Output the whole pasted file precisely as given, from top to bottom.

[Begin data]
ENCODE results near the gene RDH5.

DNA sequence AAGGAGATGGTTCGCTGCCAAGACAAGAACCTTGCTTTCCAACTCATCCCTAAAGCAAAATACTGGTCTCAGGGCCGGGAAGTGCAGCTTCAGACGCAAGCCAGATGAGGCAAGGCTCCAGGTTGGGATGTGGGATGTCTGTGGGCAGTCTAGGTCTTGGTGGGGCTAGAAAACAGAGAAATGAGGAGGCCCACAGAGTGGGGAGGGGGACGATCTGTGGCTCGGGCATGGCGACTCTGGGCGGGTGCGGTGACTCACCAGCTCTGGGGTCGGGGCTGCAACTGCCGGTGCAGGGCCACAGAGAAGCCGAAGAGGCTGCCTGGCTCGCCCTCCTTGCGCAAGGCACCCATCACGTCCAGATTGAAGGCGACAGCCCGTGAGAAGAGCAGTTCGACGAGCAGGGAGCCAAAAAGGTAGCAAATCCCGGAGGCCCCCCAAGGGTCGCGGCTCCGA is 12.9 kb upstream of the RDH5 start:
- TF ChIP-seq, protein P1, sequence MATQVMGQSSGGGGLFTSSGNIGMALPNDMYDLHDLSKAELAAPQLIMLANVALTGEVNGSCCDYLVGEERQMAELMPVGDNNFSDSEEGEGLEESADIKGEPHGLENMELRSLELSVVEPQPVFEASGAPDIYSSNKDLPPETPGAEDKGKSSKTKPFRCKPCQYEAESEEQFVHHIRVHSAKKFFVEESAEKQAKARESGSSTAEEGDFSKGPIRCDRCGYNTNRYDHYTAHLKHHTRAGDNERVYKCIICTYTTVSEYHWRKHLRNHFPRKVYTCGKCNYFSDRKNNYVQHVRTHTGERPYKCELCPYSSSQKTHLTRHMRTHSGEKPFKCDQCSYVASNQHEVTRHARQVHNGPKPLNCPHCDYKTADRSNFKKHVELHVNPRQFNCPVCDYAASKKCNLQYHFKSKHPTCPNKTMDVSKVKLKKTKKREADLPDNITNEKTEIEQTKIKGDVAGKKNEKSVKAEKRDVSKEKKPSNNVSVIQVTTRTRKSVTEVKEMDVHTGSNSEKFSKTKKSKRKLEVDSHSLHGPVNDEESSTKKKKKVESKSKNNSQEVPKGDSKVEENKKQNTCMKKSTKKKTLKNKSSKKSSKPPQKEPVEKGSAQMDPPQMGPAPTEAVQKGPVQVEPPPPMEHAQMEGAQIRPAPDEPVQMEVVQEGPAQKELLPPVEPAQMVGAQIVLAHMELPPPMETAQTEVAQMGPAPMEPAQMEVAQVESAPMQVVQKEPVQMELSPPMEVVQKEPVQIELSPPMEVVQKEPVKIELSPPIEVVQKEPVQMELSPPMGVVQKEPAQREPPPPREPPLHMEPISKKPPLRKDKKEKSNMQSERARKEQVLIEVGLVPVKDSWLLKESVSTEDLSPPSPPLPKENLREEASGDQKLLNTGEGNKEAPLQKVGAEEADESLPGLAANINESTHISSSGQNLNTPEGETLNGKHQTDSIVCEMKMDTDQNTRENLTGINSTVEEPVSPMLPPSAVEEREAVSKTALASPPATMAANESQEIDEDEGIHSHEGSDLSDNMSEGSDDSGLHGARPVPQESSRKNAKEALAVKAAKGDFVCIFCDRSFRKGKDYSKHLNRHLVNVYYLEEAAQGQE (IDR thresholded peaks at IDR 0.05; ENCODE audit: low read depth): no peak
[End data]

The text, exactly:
ENCODE results near the gene RDH5.

DNA sequence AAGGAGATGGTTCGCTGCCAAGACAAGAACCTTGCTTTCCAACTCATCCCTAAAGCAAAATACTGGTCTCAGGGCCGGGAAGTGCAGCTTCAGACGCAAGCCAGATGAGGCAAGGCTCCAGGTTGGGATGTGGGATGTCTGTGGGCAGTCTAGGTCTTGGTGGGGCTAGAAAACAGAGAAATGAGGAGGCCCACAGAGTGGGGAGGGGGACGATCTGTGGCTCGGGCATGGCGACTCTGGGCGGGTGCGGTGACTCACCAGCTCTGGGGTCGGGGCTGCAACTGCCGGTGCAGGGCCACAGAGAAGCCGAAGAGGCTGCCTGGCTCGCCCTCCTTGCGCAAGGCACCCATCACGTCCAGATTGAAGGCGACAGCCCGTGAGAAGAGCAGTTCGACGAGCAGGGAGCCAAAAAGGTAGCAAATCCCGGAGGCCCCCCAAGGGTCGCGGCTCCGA is 12.9 kb upstream of the RDH5 start:
- TF ChIP-seq, protein P1, sequence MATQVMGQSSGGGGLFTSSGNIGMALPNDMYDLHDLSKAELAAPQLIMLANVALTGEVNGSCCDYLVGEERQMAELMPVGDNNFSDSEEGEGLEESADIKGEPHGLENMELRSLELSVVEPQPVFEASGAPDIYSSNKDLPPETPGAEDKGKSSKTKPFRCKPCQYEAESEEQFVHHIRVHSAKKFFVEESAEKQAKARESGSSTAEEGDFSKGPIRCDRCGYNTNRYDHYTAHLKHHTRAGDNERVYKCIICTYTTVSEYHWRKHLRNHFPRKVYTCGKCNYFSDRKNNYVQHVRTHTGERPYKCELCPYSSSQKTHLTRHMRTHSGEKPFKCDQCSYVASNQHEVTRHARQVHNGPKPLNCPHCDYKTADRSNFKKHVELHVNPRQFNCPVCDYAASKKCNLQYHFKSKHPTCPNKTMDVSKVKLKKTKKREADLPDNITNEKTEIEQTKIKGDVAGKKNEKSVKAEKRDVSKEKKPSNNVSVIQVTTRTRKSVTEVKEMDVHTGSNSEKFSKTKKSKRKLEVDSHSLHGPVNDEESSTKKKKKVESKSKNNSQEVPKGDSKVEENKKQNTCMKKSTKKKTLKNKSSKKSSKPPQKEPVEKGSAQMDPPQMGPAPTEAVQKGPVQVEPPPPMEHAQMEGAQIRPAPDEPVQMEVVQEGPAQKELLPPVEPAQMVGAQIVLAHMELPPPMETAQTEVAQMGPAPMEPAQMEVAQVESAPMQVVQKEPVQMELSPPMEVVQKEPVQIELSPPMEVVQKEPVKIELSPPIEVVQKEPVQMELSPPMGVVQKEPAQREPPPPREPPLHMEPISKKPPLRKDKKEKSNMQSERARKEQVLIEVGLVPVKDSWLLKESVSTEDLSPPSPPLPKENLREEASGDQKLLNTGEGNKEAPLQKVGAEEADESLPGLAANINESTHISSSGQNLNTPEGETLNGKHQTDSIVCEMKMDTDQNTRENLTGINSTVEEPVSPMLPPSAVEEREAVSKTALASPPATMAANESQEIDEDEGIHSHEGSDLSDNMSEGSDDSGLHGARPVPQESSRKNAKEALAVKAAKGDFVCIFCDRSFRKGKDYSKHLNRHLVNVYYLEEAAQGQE (IDR thresholded peaks at IDR 0.05; ENCODE audit: low read depth): no peak